(A) The rural context

How were these categories related to the situation in the rural areas and expressed in relations between local tappers and neighbouring indians? The following account of the Cashinahua case is mostly based upon Cashinahua exegesis and my own experiences in the field.

Cashinahua social interaction with their neighbouring Cariú tends to be amicable but latently hostile. Thus when local Cariú visit a village they are neither fed, nor invited into people's houses. Nor are they addressed by any term of kinship, except perhpas 'Compadre' or 'Comadre'. The most usual form of address is by use of their Christian names. Meat and fish are hidden. "Do not give them any caissuma (a drink made of corn and peanuts) ¾ they won't drink it anyway" people say. Likewise in day-time visits to non-Indian settlements, the Cashinahua expect not to be fed or even offered the traditional cafézinho (sweetened coffee) unless a relationship of friendship exists. In general one can say that during the period I spent in a local community a system of mutual avoidance where feasible characterized local Cashinahua/Cariú relations.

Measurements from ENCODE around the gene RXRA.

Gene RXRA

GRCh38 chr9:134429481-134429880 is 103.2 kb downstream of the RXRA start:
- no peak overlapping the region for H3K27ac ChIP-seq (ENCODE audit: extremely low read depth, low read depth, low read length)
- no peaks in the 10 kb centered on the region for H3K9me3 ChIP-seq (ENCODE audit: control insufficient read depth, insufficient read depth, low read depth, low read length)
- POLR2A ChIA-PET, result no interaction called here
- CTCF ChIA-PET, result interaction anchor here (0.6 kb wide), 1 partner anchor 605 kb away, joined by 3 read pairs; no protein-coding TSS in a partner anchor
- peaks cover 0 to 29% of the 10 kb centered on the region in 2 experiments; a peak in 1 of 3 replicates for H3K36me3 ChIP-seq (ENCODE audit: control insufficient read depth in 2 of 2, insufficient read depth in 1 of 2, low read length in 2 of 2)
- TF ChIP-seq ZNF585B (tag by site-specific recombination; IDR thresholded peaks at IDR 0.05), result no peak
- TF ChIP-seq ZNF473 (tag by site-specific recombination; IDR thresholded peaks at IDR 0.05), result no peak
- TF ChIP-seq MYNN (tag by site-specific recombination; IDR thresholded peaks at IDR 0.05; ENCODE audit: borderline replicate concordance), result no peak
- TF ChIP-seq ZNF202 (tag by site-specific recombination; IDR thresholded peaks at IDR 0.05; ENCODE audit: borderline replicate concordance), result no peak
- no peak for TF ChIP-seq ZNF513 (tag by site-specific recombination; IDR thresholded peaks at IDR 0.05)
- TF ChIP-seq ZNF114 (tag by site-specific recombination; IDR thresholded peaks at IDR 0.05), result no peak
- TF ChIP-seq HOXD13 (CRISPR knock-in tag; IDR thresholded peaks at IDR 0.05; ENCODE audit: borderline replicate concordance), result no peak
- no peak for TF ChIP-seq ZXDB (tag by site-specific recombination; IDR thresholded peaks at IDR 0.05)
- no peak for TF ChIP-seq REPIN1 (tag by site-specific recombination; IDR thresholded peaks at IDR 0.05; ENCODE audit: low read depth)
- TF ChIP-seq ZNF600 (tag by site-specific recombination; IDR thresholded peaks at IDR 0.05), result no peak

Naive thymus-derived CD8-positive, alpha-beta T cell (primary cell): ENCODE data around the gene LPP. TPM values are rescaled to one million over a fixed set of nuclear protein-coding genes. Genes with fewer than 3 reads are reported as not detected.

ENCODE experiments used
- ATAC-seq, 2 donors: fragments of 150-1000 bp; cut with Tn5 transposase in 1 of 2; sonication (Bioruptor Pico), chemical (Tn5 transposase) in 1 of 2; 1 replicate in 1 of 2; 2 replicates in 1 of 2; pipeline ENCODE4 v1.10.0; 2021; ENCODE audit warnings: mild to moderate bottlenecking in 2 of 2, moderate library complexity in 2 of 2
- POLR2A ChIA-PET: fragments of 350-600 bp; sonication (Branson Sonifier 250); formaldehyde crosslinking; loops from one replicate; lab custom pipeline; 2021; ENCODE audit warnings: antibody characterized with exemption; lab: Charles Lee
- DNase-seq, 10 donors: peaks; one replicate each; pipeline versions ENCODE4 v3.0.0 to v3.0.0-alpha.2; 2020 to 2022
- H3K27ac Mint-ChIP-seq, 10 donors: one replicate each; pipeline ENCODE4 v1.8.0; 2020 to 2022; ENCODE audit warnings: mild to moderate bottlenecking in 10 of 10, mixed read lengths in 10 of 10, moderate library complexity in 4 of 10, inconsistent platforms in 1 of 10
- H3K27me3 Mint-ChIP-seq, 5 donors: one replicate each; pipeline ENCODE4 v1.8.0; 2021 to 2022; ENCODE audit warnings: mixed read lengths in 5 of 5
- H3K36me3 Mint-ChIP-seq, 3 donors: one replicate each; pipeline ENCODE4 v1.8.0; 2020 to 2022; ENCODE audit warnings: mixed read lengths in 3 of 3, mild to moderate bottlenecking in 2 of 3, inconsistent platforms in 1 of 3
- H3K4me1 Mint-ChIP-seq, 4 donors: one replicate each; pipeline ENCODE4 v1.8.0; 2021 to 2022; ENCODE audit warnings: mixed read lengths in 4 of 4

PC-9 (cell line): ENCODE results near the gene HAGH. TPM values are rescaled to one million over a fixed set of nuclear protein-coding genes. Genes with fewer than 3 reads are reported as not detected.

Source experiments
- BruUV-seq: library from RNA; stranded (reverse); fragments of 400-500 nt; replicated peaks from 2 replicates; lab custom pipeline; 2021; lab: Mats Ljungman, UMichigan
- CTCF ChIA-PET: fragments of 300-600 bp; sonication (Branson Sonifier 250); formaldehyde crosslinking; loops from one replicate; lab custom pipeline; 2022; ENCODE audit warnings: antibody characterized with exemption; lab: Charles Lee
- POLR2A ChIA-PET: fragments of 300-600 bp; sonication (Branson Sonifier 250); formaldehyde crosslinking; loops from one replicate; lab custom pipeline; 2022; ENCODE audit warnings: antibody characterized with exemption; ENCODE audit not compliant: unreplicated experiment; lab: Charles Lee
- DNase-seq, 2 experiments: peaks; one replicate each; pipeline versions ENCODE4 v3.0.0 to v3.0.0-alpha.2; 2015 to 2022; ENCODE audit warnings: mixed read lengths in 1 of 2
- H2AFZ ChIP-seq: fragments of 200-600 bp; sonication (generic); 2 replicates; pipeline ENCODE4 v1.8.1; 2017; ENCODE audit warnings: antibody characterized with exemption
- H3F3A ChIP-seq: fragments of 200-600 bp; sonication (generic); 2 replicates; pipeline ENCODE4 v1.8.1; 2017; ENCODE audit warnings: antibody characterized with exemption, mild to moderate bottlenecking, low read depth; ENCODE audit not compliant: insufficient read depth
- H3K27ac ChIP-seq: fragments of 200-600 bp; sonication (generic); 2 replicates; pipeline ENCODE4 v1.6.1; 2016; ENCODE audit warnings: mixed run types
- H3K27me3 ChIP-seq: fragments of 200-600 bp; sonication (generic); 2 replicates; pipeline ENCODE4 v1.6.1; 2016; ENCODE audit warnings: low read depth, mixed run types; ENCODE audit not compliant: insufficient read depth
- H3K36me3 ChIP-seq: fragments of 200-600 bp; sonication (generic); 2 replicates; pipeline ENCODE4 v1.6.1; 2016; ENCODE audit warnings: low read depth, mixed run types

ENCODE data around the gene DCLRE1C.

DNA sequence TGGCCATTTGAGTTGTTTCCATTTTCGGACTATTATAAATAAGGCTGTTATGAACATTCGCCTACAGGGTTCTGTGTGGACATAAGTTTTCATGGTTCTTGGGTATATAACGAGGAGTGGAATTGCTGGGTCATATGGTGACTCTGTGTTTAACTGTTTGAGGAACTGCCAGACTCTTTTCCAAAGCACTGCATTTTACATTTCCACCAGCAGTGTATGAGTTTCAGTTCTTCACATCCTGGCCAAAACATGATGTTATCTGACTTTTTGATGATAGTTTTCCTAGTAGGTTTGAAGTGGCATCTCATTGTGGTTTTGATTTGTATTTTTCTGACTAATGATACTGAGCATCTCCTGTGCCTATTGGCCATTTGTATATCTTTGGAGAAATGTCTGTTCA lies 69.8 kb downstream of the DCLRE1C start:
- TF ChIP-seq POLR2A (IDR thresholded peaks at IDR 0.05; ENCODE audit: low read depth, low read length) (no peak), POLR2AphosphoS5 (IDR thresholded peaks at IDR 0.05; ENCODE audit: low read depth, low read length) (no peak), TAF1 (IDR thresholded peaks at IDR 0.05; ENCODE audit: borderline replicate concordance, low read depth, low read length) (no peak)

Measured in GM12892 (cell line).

Behind this latent hostility lies a history of rank prejudice, detailed by Aquino (1977). The Cariú considered indians to be "dirty", "lazy", "children", "not human", "cannibal" and so on. Aquino shows how this perjorative classification was the justification for discriminating against them ¾ paying less for their rubber, their cattle or their labour.

My own data corroborates Aquino's and suggests continuity between the 1970s and the 1990s. I found on numerous occasions that these values continue to influence Acreano attitudes toward the indians, as illustrated by the following story: